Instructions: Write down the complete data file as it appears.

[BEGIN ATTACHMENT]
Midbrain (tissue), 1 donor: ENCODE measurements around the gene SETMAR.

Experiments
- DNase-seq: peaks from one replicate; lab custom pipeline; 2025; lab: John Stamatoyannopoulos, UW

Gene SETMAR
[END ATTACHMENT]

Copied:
Midbrain (tissue), 1 donor: ENCODE measurements around the gene SETMAR.

Experiments
- DNase-seq: peaks from one replicate; lab custom pipeline; 2025; lab: John Stamatoyannopoulos, UW

Gene SETMAR